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Diabetic Nephropathy - Exams and Tests

Diabetic nephropathy is diagnosed using tests that check for a protein (albumin) in the urine, which points to kidney damage. Your urine will be checked for protein (urinalysis) when you are diagnosed with diabetes.

An albumin urine test can detect very small amounts of protein in the urine that cannot be detected by a routine urine test, allowing early detection of nephropathy. Early detection is important, to prevent further damage to the kidneys. The results of two tests, done within a 3- to 6-month period, are needed to diagnose nephropathy.

When to begin checking for protein in the urine depends on the type of diabetes you have. After testing begins, it should be done every year.1

Albumin testing
Type of diabetes When to begin yearly testing

Type 1 diabetes

After you have had diabetes for 5 years

Type 2 diabetes

When you are diagnosed with diabetes

Diabetes present during childhood

After age 10 and after the child has had diabetes for 5 years

An albuminuria dipstick test is a simple test that can detect small amounts of protein in the urine. The strip changes color if protein is present, providing an estimate of the amount of protein. A spot urine test for albuminuria is a more precise lab test that can measure the exact amount of protein in a urine sample. Either of these tests may be used to test your urine for protein.

You will also have a creatinine test done every year. The creatinine test is a blood test that shows how well your kidneys are working.

If your doctor suspects that the protein in your urine may be caused by a disease other than diabetes, other blood and urine tests may be done. You may have a small sample of kidney tissue removed and examined (kidney biopsy).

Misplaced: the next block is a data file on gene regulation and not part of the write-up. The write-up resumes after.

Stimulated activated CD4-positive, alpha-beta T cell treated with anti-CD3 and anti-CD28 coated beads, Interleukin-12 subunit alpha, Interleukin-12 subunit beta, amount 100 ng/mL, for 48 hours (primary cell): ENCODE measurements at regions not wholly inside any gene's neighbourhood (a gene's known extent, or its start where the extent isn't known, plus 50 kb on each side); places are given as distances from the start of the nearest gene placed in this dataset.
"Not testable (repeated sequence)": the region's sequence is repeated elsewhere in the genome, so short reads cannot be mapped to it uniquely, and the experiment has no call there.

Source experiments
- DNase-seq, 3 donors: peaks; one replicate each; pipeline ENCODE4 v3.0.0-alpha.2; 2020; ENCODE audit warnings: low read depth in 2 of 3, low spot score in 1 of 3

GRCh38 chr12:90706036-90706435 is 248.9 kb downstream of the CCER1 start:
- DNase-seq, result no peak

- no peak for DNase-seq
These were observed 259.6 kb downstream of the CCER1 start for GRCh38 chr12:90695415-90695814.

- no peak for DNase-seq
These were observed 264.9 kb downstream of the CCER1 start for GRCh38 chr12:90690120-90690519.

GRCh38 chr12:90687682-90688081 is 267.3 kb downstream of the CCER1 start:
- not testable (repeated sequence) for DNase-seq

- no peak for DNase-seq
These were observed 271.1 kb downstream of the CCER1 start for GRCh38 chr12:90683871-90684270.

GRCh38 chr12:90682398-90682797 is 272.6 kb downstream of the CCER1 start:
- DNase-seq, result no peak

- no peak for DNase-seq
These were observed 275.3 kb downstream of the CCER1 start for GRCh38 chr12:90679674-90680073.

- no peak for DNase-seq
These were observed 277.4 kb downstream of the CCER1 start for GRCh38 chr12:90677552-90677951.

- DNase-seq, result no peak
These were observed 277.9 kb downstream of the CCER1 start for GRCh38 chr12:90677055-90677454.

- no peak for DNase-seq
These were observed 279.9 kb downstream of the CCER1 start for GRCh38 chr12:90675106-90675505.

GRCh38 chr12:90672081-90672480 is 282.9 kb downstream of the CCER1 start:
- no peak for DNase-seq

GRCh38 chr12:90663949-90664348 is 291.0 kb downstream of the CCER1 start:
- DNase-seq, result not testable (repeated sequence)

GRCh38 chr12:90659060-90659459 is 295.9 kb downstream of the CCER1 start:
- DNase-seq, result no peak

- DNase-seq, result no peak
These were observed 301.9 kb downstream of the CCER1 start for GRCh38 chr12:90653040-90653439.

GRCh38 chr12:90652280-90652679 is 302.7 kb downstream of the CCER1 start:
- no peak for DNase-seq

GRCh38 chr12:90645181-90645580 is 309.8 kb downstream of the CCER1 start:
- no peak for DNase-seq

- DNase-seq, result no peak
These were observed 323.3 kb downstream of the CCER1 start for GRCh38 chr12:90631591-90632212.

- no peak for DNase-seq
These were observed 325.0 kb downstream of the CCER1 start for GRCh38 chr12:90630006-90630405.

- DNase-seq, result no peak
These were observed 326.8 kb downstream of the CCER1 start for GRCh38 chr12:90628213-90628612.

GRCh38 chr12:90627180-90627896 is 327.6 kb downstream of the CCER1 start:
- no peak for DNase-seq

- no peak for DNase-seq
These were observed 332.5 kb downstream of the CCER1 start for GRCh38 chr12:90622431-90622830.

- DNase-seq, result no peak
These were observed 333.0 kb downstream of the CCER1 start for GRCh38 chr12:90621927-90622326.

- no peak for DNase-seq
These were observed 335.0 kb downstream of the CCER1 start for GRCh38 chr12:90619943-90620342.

Other tests

It is important to check your blood pressure regularly, both at home and in your doctor's office, because blood pressure rises as kidney damage progresses. For most people who have diabetes, the ideal blood pressure is below 120/80. High blood pressure is 140/80 or higher when you have diabetes. In between these two levels is called prehypertension. Keeping your blood pressure at or below your target can prevent or slow kidney damage.

Blood levels of cholesterol and triglycerides also should be checked regularly to see whether diabetes, nephrotic syndrome, or other factors are raising your blood cholesterol level. High cholesterol can increase the risk of hardening of the arteries (atherosclerosis), possibly leading to heart disease, peripheral arterial disease, and stroke.

    This information is produced and provided by the National Cancer Institute (NCI). The information in this topic may have changed since it was written. For the most current information, contact the National Cancer Institute via the Internet web site at http:// cancer .gov or call 1-800-4-CANCER.

    WebMD Medical Reference from Healthwise

    Last Updated: January 28, 2014
    This information is not intended to replace the advice of a doctor. Healthwise disclaims any liability for the decisions you make based on this information.
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